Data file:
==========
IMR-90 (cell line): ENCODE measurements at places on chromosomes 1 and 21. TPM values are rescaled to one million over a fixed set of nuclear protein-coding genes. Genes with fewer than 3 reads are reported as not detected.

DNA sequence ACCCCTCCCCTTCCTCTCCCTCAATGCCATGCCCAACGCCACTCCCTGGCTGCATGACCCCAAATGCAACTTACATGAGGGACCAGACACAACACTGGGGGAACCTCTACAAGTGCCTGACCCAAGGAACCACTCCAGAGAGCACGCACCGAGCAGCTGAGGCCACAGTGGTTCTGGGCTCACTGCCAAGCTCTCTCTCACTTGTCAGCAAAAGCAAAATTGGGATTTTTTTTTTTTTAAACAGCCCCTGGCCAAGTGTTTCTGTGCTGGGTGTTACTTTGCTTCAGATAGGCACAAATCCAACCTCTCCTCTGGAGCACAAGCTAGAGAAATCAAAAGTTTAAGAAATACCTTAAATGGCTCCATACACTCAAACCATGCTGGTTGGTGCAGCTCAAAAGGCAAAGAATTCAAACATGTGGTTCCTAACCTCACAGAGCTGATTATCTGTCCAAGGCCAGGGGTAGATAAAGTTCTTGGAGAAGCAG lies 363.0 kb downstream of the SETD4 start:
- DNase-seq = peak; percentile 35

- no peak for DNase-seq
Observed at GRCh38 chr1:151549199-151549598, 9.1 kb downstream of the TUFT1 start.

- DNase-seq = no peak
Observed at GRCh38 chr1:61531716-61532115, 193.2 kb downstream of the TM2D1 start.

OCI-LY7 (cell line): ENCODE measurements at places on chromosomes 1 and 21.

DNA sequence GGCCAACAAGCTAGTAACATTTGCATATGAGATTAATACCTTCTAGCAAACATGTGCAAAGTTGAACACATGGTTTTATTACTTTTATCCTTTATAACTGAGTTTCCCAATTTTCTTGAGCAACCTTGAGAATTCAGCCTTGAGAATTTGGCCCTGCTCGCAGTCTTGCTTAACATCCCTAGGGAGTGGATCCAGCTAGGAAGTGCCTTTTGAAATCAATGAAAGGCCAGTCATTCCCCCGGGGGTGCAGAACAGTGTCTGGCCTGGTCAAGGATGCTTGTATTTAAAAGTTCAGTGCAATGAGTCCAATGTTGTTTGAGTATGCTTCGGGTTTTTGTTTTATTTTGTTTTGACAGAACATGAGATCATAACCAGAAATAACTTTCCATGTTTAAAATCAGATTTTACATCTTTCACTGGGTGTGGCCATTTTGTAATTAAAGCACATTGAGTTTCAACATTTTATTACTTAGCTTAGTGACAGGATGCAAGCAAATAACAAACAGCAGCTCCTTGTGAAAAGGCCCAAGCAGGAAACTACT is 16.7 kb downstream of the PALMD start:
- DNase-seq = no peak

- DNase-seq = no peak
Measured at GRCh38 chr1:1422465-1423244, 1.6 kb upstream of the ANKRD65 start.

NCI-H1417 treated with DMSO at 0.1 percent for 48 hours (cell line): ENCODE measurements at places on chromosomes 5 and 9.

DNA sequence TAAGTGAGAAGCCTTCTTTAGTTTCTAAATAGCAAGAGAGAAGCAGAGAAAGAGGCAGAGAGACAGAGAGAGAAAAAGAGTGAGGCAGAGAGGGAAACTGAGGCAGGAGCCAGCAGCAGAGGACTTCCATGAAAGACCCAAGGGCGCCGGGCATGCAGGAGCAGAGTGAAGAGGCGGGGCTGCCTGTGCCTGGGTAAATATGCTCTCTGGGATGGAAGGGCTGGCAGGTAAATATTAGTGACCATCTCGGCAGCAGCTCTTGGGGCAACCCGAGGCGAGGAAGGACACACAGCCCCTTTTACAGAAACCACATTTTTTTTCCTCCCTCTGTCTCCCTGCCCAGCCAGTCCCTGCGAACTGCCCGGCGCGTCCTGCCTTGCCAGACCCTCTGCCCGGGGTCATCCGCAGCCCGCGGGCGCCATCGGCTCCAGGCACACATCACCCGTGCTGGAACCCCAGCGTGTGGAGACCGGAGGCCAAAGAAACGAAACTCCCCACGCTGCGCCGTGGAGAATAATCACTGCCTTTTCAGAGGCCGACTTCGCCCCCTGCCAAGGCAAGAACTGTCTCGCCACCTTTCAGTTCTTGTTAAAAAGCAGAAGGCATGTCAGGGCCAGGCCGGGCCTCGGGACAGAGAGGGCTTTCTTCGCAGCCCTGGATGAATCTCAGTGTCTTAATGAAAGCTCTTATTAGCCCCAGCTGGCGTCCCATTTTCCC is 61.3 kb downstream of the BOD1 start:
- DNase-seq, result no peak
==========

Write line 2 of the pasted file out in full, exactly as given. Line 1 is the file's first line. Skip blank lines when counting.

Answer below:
DNA sequence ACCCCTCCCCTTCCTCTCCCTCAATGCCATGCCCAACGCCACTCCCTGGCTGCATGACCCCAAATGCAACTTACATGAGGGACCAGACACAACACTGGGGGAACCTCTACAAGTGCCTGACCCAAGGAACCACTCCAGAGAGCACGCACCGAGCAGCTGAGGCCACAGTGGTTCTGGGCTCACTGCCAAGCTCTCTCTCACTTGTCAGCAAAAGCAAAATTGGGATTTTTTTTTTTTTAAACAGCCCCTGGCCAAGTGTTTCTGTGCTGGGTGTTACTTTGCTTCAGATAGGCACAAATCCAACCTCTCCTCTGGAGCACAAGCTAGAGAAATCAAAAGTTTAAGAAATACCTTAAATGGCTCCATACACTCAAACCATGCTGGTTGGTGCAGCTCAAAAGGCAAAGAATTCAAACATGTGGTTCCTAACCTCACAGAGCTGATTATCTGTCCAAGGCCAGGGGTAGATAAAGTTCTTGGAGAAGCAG lies 363.0 kb downstream of the SETD4 start: